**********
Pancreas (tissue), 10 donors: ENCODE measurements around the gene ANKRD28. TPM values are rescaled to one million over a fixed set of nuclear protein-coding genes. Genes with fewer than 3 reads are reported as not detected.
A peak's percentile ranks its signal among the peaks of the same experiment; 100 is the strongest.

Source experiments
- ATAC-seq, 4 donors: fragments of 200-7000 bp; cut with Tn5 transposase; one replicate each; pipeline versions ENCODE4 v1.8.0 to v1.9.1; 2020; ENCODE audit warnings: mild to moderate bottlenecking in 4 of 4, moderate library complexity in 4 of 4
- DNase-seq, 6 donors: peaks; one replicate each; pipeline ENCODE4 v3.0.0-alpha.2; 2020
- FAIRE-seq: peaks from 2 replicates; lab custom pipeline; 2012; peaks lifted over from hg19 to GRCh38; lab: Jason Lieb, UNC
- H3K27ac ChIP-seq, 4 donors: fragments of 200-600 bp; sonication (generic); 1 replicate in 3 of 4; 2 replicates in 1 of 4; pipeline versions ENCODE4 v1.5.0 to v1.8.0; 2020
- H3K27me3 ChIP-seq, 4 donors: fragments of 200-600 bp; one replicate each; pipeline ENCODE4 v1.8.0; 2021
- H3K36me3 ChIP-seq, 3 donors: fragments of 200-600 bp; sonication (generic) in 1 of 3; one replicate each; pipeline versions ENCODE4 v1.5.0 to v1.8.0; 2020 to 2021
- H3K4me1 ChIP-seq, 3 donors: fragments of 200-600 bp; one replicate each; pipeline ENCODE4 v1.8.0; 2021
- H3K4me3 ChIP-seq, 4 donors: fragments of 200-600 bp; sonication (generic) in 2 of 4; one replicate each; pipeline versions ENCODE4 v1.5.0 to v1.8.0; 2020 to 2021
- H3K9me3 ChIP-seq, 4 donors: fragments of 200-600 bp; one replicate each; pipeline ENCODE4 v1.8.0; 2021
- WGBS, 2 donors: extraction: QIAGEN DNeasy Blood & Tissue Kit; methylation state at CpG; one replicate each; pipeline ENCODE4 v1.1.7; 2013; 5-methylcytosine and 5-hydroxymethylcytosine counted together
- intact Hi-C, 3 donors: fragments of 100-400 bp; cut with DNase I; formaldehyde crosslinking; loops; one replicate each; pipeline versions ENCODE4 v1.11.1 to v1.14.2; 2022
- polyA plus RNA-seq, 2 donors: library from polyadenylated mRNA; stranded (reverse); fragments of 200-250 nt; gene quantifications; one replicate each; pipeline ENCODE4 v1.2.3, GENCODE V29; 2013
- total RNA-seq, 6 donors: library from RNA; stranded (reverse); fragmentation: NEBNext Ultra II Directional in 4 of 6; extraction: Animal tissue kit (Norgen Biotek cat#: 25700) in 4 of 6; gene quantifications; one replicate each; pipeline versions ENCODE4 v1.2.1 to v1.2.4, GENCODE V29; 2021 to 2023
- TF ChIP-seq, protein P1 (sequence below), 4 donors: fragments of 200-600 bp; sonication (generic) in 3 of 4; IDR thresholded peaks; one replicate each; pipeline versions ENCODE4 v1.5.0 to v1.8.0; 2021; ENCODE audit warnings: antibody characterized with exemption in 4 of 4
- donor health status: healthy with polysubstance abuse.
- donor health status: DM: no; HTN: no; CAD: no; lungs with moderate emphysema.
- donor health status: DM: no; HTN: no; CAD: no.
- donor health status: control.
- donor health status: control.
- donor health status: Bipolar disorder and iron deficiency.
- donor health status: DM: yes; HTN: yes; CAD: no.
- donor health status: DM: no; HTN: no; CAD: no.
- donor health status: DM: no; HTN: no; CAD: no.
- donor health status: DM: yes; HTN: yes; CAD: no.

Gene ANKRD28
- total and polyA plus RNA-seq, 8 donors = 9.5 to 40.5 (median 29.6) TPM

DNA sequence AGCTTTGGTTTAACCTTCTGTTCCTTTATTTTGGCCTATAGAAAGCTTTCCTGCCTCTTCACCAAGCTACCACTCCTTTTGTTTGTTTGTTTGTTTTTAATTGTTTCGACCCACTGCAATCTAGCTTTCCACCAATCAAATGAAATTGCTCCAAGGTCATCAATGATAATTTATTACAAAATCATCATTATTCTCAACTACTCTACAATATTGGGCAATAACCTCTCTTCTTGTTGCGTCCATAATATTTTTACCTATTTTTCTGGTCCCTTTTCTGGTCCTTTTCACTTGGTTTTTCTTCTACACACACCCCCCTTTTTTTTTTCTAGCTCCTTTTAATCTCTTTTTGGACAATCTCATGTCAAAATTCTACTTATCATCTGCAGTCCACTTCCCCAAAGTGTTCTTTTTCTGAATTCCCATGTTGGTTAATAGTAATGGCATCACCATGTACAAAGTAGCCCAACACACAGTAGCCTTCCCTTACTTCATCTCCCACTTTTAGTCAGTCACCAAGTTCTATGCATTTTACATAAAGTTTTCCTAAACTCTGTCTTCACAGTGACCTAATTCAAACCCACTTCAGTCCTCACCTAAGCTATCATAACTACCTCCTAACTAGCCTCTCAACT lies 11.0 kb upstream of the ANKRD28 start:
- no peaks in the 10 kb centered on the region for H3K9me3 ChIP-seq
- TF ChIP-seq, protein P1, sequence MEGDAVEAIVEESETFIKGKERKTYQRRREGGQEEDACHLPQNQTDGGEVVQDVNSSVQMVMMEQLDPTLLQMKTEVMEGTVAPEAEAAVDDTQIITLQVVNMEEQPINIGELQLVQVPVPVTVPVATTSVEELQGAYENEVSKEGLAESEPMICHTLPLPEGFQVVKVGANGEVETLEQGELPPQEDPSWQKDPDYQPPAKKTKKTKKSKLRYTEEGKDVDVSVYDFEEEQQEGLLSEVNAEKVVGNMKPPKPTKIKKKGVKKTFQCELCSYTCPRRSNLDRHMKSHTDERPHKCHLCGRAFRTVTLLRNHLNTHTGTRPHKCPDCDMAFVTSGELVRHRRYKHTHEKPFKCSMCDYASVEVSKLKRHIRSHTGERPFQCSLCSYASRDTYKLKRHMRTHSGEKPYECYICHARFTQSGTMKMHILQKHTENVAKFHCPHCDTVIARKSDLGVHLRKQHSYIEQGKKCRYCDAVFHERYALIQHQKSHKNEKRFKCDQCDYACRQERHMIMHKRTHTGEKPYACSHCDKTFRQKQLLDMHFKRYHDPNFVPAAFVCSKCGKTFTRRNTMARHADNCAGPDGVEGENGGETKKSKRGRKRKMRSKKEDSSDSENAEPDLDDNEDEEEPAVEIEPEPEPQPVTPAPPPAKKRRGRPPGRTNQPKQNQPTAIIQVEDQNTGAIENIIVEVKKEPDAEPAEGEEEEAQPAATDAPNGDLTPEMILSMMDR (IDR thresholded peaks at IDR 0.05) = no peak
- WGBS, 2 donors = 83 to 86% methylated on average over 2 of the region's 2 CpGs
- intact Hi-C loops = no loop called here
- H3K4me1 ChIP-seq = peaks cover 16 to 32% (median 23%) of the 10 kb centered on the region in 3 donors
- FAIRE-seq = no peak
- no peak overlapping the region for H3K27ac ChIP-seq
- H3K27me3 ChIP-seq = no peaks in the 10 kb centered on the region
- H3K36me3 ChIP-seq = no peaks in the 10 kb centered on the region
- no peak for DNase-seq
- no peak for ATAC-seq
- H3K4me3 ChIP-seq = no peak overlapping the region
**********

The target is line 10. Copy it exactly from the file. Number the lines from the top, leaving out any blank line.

- H3K4me1 ChIP-seq, 3 donors: fragments of 200-600 bp; one replicate each; pipeline ENCODE4 v1.8.0; 2021